“Yesterday, Jean Dexter was just another pretty girl. But now she’s the marmalade on a hundred thousand pieces of toast.”
A detective (Barry Fitzgerald) and his assistant (Don Taylor) search for clues related to the murder of a model whose lying boyfriend (Howard Duff) is engaged to her co-worker (Dorothy Hart).
Genres, Themes, Actors, and Directors:
- Barry Fitzgerald Films
- Detectives and Private Eyes
- Jules Dassin Films
- Murder Mystery
- New York City
Jules Dassin‘s documentary-style police procedural is notable as the first major Hollywood film shot in New York City streets and locales. There are some surprisingly gritty scenes — including the initial murder of the model, shown briefly but graphically during an opening montage of NYC at 1:00 in the morning, and the final confrontation with one of the killers — but the film itself suffers from the same syndrome as Undercover Man (1949), with too much pedantic emphasis placed on giving viewers the “inside scoop” on how law enforcement does its grueling work. Journalist-producer Mark Hellinger provides an overly earnest voice-over, with lines such as these:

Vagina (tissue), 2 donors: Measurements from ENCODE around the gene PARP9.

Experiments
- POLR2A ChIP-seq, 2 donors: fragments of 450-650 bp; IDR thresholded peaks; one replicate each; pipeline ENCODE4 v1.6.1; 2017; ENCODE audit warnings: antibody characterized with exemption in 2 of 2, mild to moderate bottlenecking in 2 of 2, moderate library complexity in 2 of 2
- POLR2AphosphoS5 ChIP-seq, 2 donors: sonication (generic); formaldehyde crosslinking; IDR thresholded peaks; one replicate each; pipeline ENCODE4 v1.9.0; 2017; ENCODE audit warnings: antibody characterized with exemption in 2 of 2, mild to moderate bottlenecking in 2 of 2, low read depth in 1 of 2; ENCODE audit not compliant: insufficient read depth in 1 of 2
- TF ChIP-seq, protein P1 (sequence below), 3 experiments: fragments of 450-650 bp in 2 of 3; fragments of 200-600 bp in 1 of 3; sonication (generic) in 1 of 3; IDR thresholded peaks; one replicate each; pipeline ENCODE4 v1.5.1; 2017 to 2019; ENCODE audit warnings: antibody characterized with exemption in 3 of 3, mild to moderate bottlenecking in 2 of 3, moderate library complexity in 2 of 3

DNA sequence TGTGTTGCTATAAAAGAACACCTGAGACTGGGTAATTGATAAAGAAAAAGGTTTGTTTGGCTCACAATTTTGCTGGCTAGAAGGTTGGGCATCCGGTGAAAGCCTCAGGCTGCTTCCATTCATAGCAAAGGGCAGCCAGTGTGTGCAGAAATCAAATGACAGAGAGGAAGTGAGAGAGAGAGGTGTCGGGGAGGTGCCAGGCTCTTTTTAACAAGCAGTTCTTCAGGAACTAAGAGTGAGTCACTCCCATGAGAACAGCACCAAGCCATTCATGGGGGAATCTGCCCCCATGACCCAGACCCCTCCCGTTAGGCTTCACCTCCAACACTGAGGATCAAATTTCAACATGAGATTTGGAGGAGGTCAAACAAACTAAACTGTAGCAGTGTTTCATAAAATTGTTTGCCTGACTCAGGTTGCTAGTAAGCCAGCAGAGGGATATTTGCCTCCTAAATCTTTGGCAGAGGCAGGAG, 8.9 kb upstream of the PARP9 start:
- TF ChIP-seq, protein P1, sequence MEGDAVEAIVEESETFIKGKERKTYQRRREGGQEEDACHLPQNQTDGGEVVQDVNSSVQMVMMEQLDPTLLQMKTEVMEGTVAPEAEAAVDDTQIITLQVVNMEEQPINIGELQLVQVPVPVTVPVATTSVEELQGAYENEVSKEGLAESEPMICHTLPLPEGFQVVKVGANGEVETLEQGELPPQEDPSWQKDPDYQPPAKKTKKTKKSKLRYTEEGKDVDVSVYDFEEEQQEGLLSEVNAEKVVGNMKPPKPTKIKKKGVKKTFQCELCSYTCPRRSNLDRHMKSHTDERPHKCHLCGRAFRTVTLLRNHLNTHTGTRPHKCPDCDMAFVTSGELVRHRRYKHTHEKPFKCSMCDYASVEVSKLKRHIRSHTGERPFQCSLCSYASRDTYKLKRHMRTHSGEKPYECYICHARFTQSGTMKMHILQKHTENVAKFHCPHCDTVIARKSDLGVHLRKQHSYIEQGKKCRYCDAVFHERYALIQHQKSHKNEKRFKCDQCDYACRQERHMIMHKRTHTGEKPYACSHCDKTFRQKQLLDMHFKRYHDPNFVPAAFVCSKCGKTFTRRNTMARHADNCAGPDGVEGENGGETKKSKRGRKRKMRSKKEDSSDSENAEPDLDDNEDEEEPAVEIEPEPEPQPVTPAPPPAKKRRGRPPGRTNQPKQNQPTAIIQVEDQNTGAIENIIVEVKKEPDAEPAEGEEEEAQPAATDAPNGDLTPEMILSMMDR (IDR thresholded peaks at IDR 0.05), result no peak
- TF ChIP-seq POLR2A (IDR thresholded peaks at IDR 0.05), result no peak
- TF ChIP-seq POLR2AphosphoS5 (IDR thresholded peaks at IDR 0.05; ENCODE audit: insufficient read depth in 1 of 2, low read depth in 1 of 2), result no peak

The 10th precinct station is in the Chelsea district of New York, a rather shabby building on a rather shabby street. Acts of violence in Manhattan are reported to the third floor of this building, because, here, rather quietly, the homicide squad does its work.
(Be sure to check out TCM’s article for fascinating background info on Hellinger, who was apparently quite a character.) Meanwhile, Barry Fitzgerald and Don Taylor:
… are far too straight-out-of-Hollywood as the detective duo assigned to investigate the murder, and Howard Duff is pretty bland as the key player in the intrigue.
The true power of this flick lies in its many shots of New York City in the late 1940s; to that end, it serves as an invaluable cinematic time capsule.
Redeeming Qualities and Moments:
- Fine use of authentic NYC locales
- Atmospheric cinematography by Oscar-nominated William H. Daniels
- Ted de Corsia as Willy Garzah
No, but it’s certainly worth a one-time look. Listed as a film with Historical Importance in the back of Peary’s book. Selected for preservation in the United States National Film Registry in 2007 by the Library of Congress as being “culturally, historically, or aesthetically significant”.